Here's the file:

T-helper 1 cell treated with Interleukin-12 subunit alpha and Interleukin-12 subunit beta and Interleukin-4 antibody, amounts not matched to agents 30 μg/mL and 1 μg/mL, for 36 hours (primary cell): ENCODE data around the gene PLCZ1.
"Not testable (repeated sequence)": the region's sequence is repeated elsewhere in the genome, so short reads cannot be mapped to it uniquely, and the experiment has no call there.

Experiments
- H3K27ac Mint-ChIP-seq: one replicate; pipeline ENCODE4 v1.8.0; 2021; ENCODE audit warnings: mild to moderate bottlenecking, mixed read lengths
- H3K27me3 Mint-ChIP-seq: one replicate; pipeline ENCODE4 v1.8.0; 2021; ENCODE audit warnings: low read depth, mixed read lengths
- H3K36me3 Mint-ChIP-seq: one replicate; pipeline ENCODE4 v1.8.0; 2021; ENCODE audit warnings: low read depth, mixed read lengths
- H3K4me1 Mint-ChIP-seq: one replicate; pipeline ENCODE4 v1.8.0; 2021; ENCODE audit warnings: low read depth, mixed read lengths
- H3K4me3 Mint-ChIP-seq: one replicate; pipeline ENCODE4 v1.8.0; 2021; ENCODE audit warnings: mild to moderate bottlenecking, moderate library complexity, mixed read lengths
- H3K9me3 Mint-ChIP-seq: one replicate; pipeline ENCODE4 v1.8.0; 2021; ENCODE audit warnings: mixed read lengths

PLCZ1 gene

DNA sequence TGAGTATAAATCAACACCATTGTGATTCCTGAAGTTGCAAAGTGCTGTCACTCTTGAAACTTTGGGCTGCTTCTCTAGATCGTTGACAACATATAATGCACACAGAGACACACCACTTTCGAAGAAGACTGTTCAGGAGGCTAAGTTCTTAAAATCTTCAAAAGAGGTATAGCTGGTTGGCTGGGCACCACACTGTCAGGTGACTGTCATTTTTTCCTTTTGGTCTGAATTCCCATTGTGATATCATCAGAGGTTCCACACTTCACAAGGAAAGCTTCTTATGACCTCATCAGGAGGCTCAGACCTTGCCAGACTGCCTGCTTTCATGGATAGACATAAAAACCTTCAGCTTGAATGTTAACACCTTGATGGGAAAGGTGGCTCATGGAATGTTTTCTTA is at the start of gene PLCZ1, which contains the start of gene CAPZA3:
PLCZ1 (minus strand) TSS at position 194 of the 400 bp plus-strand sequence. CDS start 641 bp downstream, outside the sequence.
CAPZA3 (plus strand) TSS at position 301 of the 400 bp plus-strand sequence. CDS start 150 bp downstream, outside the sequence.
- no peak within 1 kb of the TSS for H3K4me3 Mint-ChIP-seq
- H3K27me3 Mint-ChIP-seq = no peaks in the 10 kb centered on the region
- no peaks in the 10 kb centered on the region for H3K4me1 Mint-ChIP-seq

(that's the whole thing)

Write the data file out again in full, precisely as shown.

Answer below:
T-helper 1 cell treated with Interleukin-12 subunit alpha and Interleukin-12 subunit beta and Interleukin-4 antibody, amounts not matched to agents 30 μg/mL and 1 μg/mL, for 36 hours (primary cell): ENCODE data around the gene PLCZ1.
"Not testable (repeated sequence)": the region's sequence is repeated elsewhere in the genome, so short reads cannot be mapped to it uniquely, and the experiment has no call there.

Experiments
- H3K27ac Mint-ChIP-seq: one replicate; pipeline ENCODE4 v1.8.0; 2021; ENCODE audit warnings: mild to moderate bottlenecking, mixed read lengths
- H3K27me3 Mint-ChIP-seq: one replicate; pipeline ENCODE4 v1.8.0; 2021; ENCODE audit warnings: low read depth, mixed read lengths
- H3K36me3 Mint-ChIP-seq: one replicate; pipeline ENCODE4 v1.8.0; 2021; ENCODE audit warnings: low read depth, mixed read lengths
- H3K4me1 Mint-ChIP-seq: one replicate; pipeline ENCODE4 v1.8.0; 2021; ENCODE audit warnings: low read depth, mixed read lengths
- H3K4me3 Mint-ChIP-seq: one replicate; pipeline ENCODE4 v1.8.0; 2021; ENCODE audit warnings: mild to moderate bottlenecking, moderate library complexity, mixed read lengths
- H3K9me3 Mint-ChIP-seq: one replicate; pipeline ENCODE4 v1.8.0; 2021; ENCODE audit warnings: mixed read lengths

PLCZ1 gene

DNA sequence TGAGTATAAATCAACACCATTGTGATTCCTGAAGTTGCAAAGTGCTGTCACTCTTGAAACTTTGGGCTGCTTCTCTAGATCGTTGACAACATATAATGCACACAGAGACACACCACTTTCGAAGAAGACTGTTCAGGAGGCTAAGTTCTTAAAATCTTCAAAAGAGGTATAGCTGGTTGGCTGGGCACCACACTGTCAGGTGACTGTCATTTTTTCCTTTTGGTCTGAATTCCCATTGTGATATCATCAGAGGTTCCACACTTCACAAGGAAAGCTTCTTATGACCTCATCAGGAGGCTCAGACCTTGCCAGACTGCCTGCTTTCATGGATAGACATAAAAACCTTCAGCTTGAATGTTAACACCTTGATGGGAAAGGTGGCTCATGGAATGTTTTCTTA is at the start of gene PLCZ1, which contains the start of gene CAPZA3:
PLCZ1 (minus strand) TSS at position 194 of the 400 bp plus-strand sequence. CDS start 641 bp downstream, outside the sequence.
CAPZA3 (plus strand) TSS at position 301 of the 400 bp plus-strand sequence. CDS start 150 bp downstream, outside the sequence.
- no peak within 1 kb of the TSS for H3K4me3 Mint-ChIP-seq
- H3K27me3 Mint-ChIP-seq = no peaks in the 10 kb centered on the region
- no peaks in the 10 kb centered on the region for H3K4me1 Mint-ChIP-seq